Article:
How Did the Heart Become a Symbol of Love? The Clues Lie in This Medieval French Illustration
The 13th-century French manuscript "Romance of the Pear" contains an early depiction of the heart as a symbol of love.
Was the scalloped heart shape, as the neurosurgeon and author Pierre Vinken once suggested, an attempt by late medieval artists to “correct” the newly observed anatomical heart to match Aristotle’s erroneous description of a three-chambered heart? Or, as Martin Kemp suggests in his book Christ to Coke: How Image Becomes Icon, is it actually just an honest try at capturing the real, bulgy muscle (the “lack of resemblance” between symbol and organ, Kemp says, “is considerably overplayed”)?
In European art, the heart symbol seems to have assumed the now-familiar shape sometime in the 15th century. Before that, the heart was depicted as looking like a pinecone, a conception evidently based on the authority of the Greek physician Galen.
But the first artistic depiction of someone giving their heart to their beloved as a symbol of love came earlier.
An image mentioned often in the history of heart iconography is an illustration (above) from the 13th-century French manuscript known as the Roman de la poire (Romance of the Pear), by the relatively obscure poet Thibaut. Vinken dubbed this image the “first illustration of a heart outside the anatomical literature.” (Superfans of French medieval literature can see the entire manuscript at the website of the Bibliothèque nationale de France.)
And it’s a weird one! In keeping with the wackiness of French allegorical poetry, the kneeling figure is not the longing lover himself, but “Douz Regart” (translation: Sweet Look), a personification of the lover’s enamored gaze. The kneeling Douz Regart has been tasked with delivering the lover’s heart (which is pre-heart shaped) to the lady to show his desire. The image, in other words, is a symbolic depiction of “making eyes” at someone.
In a way, you can also see it as a distant precognition of the idea of expressing your love via Valentine, with the kneeling figure as the messenger and the literal heart as the card.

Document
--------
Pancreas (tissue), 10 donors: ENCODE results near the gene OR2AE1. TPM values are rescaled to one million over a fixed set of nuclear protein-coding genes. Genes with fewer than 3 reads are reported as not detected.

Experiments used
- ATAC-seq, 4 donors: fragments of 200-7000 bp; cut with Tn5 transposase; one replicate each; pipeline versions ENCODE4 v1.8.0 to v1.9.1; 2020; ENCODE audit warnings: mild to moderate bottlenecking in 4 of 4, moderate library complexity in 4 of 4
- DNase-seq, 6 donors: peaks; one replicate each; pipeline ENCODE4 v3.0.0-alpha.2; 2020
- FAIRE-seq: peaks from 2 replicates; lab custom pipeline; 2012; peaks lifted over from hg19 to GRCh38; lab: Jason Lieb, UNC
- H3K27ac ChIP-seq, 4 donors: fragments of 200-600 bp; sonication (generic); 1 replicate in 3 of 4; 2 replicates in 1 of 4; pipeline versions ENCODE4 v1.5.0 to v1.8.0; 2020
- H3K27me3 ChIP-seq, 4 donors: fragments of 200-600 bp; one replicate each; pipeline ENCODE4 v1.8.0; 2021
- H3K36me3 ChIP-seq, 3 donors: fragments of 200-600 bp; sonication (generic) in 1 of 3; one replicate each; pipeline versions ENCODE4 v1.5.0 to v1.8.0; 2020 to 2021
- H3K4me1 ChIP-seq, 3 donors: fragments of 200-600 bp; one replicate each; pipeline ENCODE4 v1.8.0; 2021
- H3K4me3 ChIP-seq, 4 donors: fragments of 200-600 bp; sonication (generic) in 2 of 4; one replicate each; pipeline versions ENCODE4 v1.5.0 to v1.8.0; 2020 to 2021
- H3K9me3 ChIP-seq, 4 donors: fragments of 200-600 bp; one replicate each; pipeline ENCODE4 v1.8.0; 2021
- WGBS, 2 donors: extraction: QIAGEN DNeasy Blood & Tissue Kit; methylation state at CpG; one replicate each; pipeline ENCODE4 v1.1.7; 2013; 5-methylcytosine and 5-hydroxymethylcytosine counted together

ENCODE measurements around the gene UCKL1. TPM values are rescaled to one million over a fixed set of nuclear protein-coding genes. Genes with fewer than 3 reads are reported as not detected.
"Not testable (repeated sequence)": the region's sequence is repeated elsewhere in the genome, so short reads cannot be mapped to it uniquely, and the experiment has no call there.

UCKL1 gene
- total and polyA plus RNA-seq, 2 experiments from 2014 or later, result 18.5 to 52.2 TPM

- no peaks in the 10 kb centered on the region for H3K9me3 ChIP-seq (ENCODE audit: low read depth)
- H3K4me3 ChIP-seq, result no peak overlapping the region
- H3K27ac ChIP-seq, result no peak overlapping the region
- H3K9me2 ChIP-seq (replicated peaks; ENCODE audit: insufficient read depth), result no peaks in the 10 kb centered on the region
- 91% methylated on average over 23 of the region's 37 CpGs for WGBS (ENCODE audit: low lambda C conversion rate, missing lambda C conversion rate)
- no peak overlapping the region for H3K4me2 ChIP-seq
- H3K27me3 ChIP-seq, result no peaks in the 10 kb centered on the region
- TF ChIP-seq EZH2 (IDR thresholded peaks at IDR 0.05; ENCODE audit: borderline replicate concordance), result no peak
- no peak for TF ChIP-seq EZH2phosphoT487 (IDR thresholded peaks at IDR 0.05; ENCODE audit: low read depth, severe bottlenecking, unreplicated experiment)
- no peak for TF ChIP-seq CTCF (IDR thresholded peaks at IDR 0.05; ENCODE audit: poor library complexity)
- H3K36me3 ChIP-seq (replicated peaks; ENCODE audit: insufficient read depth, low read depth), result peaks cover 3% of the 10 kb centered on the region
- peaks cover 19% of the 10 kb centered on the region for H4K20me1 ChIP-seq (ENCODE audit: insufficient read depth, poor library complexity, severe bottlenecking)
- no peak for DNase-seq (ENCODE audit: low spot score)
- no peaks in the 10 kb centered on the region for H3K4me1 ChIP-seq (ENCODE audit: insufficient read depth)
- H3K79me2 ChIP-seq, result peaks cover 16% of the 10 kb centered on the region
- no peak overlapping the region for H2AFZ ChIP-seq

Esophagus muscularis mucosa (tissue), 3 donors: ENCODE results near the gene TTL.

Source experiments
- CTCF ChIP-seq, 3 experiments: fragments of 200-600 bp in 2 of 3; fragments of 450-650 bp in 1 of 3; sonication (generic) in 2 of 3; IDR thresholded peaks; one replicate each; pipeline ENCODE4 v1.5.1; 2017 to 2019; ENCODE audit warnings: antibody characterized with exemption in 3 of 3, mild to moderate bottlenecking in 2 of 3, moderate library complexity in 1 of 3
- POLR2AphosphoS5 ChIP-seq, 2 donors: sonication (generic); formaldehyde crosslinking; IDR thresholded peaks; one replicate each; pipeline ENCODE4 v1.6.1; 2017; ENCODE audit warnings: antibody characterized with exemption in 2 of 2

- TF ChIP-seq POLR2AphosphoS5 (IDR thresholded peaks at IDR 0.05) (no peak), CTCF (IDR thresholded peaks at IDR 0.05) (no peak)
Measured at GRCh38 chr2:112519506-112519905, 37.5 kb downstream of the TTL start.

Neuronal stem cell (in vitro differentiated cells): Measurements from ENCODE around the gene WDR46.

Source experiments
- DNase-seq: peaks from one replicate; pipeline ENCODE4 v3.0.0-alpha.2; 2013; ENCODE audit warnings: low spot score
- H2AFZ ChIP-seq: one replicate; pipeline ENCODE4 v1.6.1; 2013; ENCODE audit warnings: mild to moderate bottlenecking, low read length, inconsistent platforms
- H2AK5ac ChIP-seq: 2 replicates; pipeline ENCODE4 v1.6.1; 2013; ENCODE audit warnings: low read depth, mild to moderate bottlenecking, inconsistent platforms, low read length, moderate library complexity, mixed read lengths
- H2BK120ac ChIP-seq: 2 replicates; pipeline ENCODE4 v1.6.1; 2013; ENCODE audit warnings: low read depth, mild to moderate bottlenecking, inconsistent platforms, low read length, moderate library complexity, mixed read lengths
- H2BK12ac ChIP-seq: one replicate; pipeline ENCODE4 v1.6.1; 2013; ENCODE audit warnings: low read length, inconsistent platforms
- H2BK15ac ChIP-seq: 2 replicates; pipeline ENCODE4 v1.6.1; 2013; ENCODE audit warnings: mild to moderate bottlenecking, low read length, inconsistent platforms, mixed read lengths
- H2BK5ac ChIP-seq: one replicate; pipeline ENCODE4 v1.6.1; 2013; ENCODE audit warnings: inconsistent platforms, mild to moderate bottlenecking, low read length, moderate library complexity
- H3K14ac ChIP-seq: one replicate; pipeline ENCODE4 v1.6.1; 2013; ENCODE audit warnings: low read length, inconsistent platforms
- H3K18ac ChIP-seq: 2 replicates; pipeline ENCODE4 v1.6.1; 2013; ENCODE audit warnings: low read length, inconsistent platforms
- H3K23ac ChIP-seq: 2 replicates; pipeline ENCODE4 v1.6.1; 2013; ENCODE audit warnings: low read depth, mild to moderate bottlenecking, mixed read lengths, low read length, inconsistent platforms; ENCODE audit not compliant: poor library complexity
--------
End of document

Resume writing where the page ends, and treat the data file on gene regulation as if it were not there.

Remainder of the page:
You’ll notice that the vignette is nested within a huge “S.” In the Roman de la poire, the decorative capitals have another special function, explained in Ardis Butterfield’s Poetry and Music in Medieval France. The scheme is wonderfully elaborate, and so worth quoting at length:
Sixteen of [the poem’s] twenty refrains form an acrostic from their initial letters which spells out the name of the lady, AN[G]NES, the name of the poet-lover, TIVAUT, and finally the word AMORS. Many allusions to the acrostic are made in the text: for example it is coyly pointed out that the lady’s name and Love itself both begin and end with the same letters, ‘A’ and ‘S’, and that both lovers’ names have six letters. The two names are spelt out again in riddling form in the narrative (lines 1795-1820 and 2724-43) ensuring that the acrostic exists both horizontally and vertically…
[T]he refrains are themselves messages, exchanged between allegorical representatives of Love and the lady such as Beauté [Beauty] and Loyauté [Loyalty], in such a way that the lover’s greeting makes up the initials of her name, her messengers make up the initials of his name, and both together (appropriately enough) make ‘AMORS’. The acrostic both generates and predetermines the whole work: once the lady completes the final ‘S’ of ‘AMORS’, in the refrain Soutenez moi, li max d’amors m’ocit [Sustain me, the pains of love are killing me], the book comes to a swift conclusion.
Which just goes to show you that contemporary Valentine’s Day card writers really, really need to step up their game if they want to keep up with art history.
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